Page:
Targeted Strategy Recommended for Regional Student Engagement
Widening participation programs are demonstrably effective in stimulating university applications, but a sustained commitment is critical in maintaining consistent, long-term engagement, particularly in regional and remote schools.
A review of a large-scale collaborative initiative in Queensland, led by the National Centre for Student Equity in Higher Education (NCSEHE), recommends a tailored strategy to meet the higher costs of outreach programs in hard-to-reach areas, where students often see the decision to undertake tertiary study as a significant risk.
Outcomes data and previous insights from the Queensland Consortium initiative were built upon to explore the impact of widening participation activities in low socioeconomic status (SES) schools across the state, Lead Researcher Nadine Zacharias said.
“Initiatives were most effective where they were fully implemented and sustained at the school level. These outcomes were generally achieved in metropolitan areas and some provincial cities,” Dr Zacharias said.
The research indicated that the development of a national regional and remote widening participation strategy would provide a highly effective policy opportunity to create and sustain high engagement with schools in in regional and remote areas, Project Manager Geoffrey Mitchell explained.
“This national education strategy, coupled with targeted funding mechanisms, would ensure regional and remote students have the opportunity to participate in scaffolded tertiary awareness and preparation activities that are early, ongoing and experiential, and would deliver better educational outcomes for people from regional and remote areas,” Mr Mitchell said.
NCSEHE Director Professor Sue Trinidad emphasised the relevance of this important research in the context of a wider challenge to engage regional and remote students in higher education.
“The financial and emotional costs associated with having to relocate to study makes the decision to attend university a high-stakes one for many regional and remote students,” Professor Trinidad said.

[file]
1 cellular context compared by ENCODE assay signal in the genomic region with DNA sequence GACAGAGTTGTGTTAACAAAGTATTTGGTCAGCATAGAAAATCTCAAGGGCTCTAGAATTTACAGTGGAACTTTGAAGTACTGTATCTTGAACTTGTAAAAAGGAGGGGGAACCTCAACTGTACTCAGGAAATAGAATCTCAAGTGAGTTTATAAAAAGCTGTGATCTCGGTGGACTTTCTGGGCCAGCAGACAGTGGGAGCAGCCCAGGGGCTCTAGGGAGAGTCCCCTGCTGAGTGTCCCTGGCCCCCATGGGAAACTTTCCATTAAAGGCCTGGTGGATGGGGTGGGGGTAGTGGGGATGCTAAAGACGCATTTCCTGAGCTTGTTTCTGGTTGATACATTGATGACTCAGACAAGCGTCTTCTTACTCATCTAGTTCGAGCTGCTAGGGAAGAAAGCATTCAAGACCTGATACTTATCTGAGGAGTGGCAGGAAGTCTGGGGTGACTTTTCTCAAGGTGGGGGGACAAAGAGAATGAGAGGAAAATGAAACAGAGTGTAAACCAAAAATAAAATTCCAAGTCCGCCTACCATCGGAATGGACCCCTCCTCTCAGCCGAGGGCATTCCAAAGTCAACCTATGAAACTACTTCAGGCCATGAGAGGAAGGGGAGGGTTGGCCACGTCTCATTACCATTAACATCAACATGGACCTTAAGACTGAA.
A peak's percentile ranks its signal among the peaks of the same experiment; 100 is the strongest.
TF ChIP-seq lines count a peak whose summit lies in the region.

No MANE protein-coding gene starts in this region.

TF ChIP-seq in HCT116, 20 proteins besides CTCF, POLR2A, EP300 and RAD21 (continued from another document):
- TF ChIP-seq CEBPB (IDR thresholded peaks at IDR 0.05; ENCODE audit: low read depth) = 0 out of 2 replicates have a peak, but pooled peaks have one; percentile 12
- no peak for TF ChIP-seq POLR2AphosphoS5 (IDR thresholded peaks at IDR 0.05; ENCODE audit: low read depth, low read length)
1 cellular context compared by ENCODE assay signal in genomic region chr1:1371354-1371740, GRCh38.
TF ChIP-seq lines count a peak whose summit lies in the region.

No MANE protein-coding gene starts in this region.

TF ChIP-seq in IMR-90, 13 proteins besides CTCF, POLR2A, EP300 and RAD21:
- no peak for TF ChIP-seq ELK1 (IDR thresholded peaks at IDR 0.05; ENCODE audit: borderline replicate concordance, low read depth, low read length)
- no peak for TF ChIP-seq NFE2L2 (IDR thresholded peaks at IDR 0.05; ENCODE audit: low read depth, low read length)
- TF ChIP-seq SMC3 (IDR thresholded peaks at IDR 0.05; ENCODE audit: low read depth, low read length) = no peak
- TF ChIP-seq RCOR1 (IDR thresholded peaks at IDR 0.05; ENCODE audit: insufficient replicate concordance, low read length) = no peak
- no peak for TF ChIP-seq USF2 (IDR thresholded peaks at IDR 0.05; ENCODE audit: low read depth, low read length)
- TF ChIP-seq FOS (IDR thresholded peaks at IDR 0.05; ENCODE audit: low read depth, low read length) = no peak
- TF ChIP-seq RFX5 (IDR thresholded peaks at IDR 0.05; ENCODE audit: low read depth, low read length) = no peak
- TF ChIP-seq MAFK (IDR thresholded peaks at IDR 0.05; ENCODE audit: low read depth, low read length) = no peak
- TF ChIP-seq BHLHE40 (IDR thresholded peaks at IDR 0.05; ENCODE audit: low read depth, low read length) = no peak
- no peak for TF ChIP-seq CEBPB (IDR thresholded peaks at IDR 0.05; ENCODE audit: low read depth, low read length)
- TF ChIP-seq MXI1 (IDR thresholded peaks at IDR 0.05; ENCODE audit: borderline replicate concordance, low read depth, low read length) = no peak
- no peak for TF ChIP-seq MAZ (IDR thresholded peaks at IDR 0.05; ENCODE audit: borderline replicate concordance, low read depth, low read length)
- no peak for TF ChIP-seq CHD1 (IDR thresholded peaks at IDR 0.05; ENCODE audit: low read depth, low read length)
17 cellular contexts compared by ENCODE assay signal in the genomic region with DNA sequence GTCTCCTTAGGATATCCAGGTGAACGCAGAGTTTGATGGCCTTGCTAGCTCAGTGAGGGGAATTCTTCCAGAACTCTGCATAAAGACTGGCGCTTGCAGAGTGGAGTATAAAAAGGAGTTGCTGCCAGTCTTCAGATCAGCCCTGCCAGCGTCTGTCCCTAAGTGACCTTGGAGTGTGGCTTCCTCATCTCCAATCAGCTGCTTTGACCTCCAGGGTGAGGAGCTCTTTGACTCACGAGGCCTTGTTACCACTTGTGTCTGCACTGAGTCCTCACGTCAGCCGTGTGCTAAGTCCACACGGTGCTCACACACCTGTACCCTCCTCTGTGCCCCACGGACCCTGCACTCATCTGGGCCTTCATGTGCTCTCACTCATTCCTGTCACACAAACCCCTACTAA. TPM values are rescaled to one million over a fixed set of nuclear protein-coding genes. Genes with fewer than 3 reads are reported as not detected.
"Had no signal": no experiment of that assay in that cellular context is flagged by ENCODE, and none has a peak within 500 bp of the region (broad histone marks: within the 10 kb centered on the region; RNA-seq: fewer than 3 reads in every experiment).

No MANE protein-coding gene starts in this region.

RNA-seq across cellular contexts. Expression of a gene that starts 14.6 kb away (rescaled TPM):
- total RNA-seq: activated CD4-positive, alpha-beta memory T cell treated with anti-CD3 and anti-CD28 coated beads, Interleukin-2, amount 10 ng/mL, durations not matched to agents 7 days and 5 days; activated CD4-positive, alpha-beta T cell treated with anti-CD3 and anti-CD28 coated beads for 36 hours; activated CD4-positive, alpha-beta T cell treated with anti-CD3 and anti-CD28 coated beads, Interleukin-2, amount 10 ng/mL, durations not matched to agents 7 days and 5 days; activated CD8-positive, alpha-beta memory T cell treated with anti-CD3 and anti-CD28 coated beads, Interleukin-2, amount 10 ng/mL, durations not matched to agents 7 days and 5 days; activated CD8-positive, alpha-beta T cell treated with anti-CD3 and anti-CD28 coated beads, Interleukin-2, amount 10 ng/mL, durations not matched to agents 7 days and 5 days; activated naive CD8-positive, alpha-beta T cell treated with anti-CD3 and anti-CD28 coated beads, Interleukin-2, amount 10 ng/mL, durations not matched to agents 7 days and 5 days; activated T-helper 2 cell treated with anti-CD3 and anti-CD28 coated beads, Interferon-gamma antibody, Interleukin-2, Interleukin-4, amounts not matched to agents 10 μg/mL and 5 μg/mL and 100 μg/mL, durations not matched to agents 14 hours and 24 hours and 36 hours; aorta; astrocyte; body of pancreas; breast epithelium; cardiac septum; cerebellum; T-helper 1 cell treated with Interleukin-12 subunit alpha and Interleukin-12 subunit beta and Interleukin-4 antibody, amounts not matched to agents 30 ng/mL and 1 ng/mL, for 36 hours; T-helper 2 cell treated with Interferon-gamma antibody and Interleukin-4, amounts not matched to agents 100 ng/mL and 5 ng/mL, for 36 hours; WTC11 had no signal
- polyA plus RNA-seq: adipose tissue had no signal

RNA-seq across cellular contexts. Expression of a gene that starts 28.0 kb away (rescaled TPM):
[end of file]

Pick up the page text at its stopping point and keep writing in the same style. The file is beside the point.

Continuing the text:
“Targeted supports may reduce the risks for students moving to a city to access higher education, while innovative distance and blended models of delivery are critical in the provision of higher education for those who choose not to do so.”
Associate Professor Maria Raciti spoke to students who had participated in school-based widening participation activities and gone on to enrol at university.
“Qualitative analysis of interviews and focus groups identified key contributors to the disparity between urban and regional outcomes. These included: campus proximity; availability of role models and reliable information; and development of resilience,” Associate Professor Raciti said.
Mr Paul Koshy, who led the quantitative data analysis component of the project, said the work also pointed to the need for more systematic tracking of university engagement with schools and students at a national level.
“This is necessary to ensure that low SES students, irrespective of location, are receiving the level of engagement needed to impact on tertiary participation,” Mr Koshy said.
Widening regional and remote participation: Interrogating the impact of outreach programs across Queensland is available here.
Nina-Marie Thomas, NCSEHE Media and Communications Officer
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